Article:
Hol Chan Marine Reserve in Belize is teeming with sea life. To get the most from your visit, it’s best to opt for a dive. Here’s why
The Hol Chan Marine Reserve is one of Belize’s most popular snorkelling sites. It offers vibrant coral formations and a diverse array of marine life packed into a small site with shallow waters in an easy-to-reach area of the UNESCO-listed Belize Barrier Reef.
Despite its shallow depth – around nine meters at its deepest – we still recommend diving Hol Chan Marine Reserve. Due to its compact size, located in the only zone of the reserve dedicated to snorkelling and diving, it can get quite busy. Opting for a dive means you quickly escape the crowds and get to spend some serious bottom time with the reserve’s true stars.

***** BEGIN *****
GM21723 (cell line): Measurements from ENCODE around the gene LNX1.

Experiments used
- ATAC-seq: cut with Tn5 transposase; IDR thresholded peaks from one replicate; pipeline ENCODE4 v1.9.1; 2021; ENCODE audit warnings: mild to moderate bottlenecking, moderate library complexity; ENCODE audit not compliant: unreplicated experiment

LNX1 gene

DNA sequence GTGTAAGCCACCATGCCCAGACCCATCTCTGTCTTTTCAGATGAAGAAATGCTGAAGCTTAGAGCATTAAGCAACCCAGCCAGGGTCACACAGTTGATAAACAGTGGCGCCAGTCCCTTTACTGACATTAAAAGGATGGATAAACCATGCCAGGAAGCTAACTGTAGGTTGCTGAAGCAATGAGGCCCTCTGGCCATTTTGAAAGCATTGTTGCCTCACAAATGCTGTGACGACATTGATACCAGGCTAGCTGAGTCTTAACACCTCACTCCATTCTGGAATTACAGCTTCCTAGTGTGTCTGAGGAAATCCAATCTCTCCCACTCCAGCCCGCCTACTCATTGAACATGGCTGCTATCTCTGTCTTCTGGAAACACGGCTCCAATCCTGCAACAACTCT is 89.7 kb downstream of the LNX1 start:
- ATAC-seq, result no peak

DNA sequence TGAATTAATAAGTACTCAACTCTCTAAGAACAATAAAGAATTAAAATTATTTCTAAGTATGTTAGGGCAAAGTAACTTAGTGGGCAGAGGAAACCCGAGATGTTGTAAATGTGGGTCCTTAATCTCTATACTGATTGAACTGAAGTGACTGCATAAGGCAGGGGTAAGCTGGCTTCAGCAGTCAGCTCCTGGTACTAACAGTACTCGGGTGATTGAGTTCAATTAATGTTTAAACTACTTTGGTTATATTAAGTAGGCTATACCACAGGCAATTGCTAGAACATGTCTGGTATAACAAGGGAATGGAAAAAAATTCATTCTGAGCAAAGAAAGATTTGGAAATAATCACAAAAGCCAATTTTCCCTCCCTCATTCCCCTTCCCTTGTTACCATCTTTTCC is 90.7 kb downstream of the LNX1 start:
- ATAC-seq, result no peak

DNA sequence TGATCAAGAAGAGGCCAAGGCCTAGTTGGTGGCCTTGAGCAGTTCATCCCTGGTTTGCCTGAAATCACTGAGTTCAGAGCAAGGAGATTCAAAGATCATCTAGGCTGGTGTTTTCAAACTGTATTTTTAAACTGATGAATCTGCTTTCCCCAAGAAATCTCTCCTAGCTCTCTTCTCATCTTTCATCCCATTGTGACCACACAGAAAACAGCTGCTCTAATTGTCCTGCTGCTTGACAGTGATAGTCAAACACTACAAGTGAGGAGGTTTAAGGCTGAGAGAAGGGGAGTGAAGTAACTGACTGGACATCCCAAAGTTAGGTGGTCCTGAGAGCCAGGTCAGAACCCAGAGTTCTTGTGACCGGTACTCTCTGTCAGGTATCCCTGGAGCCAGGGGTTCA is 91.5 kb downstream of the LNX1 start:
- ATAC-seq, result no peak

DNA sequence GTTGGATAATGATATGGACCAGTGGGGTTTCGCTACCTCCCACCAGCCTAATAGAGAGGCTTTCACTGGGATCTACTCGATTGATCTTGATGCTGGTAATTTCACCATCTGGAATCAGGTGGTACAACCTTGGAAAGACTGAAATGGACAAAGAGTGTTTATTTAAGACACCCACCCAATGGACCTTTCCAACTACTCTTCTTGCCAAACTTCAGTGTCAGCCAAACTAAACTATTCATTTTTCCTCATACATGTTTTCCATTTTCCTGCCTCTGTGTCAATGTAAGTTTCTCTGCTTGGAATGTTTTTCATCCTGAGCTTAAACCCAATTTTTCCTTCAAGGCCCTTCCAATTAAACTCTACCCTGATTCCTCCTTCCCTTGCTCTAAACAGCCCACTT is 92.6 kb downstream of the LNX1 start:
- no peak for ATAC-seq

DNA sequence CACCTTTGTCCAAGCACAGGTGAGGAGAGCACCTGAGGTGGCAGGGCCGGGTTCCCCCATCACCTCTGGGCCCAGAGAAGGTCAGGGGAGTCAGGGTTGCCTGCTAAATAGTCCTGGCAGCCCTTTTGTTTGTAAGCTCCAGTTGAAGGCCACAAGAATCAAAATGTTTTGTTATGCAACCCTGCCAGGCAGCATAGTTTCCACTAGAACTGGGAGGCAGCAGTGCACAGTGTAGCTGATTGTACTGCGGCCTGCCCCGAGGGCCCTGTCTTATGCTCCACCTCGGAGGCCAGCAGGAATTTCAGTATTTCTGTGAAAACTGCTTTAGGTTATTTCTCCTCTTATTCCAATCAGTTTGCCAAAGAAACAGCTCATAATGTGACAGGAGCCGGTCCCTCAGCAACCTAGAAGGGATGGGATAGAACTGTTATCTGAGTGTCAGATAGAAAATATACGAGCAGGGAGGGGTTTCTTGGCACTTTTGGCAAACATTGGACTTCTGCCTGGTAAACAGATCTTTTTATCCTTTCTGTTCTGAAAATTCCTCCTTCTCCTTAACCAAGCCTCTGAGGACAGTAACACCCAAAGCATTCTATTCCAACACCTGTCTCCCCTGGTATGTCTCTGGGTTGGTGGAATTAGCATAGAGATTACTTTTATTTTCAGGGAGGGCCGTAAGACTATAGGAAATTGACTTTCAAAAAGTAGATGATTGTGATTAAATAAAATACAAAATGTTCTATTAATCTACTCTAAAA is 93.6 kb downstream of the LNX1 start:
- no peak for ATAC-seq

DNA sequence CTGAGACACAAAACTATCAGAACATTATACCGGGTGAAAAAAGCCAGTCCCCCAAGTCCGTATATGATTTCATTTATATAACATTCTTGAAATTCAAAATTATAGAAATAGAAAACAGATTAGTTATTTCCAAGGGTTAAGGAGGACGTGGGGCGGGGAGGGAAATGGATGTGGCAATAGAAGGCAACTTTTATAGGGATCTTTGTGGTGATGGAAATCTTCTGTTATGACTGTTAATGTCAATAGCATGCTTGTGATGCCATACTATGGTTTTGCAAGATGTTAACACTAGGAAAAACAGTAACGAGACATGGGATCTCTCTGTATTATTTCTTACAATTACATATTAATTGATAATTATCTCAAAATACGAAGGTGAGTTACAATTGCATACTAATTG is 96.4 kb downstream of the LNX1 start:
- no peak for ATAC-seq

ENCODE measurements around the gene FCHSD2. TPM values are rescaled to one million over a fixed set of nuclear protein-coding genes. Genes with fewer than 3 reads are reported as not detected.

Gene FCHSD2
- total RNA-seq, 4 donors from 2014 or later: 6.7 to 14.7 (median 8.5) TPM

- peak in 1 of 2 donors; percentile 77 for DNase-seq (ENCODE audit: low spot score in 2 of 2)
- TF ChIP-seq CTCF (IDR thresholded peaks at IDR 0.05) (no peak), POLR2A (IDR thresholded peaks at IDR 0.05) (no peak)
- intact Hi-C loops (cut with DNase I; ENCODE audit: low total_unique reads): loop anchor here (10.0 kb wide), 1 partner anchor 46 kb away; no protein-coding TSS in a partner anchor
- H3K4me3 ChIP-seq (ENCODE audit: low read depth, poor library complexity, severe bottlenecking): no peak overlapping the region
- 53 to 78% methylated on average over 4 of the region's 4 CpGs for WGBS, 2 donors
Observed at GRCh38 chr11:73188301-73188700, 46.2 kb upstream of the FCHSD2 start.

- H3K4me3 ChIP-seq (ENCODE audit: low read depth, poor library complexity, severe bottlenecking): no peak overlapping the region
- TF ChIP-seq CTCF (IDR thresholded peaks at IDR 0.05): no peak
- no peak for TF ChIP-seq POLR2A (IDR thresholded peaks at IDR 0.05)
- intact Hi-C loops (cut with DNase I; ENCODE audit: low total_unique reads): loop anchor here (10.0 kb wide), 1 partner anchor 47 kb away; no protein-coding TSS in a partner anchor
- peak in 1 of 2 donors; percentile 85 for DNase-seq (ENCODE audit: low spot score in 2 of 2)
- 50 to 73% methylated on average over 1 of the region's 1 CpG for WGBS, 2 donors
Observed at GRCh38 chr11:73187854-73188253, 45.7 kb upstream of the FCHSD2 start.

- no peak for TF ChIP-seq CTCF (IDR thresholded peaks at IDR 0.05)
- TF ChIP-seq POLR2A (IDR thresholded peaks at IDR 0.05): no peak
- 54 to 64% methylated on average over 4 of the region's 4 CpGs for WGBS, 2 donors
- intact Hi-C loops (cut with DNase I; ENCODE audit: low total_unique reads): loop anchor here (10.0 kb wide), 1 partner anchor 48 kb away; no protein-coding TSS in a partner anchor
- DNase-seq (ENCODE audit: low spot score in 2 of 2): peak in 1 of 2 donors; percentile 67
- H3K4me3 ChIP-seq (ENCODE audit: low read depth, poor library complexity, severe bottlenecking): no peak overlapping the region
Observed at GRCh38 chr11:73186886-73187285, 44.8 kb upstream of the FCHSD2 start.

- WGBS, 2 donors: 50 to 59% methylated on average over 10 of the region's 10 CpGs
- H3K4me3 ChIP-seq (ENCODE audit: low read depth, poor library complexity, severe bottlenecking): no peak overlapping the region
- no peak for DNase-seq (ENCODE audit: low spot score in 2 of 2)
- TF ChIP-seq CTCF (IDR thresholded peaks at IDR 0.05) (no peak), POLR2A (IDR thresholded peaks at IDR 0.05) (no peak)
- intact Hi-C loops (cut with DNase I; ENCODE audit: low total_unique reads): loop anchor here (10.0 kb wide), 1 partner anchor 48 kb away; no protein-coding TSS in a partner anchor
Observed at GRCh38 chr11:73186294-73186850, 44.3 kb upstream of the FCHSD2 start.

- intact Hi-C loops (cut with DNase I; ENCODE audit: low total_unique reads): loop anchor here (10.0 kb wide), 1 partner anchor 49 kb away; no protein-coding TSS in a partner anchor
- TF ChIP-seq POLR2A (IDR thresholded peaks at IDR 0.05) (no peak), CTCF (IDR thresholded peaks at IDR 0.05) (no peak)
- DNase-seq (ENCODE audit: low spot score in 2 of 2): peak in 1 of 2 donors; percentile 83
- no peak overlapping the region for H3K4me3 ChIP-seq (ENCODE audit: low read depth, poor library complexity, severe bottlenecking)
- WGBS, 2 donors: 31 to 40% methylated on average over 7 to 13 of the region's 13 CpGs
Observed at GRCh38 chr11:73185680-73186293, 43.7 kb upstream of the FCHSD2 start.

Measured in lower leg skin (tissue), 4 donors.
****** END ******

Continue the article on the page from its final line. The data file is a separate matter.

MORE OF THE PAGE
What is the Hol Chan Marine Reserve?
Located just a few minutes by powerboat off the southern tip of Ambergris Caye is the 18km² Hol Chan Marine Reserve. Meaning “little channel” in Mayan (referring to a natural break in the reef known as Hol Chan Cut), Hol Chan Marine Reserve was established in 1987 to protect the reef after fish stocks in the region had begun to decline from overfishing and a rise in tourism.
Since it was established, the reserve has twice been expanded, first in 1999 and then again in 2016, in an effort to further protect the habitat. Today, the reserve is around 25 times its original size and has been split into several zones where fishing and activities are strictly regulated and monitored.